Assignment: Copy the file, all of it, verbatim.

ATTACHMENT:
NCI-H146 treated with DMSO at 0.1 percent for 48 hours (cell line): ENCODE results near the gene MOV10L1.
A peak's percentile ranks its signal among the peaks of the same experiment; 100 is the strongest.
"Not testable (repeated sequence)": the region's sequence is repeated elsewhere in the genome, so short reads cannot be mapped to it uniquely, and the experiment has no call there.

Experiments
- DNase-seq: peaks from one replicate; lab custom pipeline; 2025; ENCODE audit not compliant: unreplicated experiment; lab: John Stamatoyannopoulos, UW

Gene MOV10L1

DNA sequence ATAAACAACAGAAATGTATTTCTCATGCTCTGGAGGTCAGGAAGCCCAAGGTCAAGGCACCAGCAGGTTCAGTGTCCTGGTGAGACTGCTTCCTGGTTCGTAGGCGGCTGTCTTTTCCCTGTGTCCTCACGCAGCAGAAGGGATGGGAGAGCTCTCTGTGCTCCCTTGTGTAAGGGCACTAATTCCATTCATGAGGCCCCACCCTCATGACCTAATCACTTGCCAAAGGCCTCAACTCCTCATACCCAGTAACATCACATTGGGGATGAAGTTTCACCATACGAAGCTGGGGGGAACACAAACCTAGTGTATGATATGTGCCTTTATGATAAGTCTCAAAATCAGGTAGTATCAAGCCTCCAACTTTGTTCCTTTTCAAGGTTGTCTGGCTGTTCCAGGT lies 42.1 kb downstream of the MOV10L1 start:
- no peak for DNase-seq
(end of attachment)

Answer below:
NCI-H146 treated with DMSO at 0.1 percent for 48 hours (cell line): ENCODE results near the gene MOV10L1.
A peak's percentile ranks its signal among the peaks of the same experiment; 100 is the strongest.
"Not testable (repeated sequence)": the region's sequence is repeated elsewhere in the genome, so short reads cannot be mapped to it uniquely, and the experiment has no call there.

Experiments
- DNase-seq: peaks from one replicate; lab custom pipeline; 2025; ENCODE audit not compliant: unreplicated experiment; lab: John Stamatoyannopoulos, UW

Gene MOV10L1

DNA sequence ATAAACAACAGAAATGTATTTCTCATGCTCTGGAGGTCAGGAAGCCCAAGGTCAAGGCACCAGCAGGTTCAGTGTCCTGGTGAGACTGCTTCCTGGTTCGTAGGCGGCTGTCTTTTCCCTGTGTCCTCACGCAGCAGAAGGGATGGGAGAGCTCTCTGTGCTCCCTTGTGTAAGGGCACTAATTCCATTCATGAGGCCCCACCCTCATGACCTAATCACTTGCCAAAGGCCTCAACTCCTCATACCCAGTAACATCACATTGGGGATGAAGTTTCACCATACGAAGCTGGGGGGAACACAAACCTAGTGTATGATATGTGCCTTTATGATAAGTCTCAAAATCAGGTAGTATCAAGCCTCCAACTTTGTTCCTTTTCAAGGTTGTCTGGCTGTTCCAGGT lies 42.1 kb downstream of the MOV10L1 start:
- no peak for DNase-seq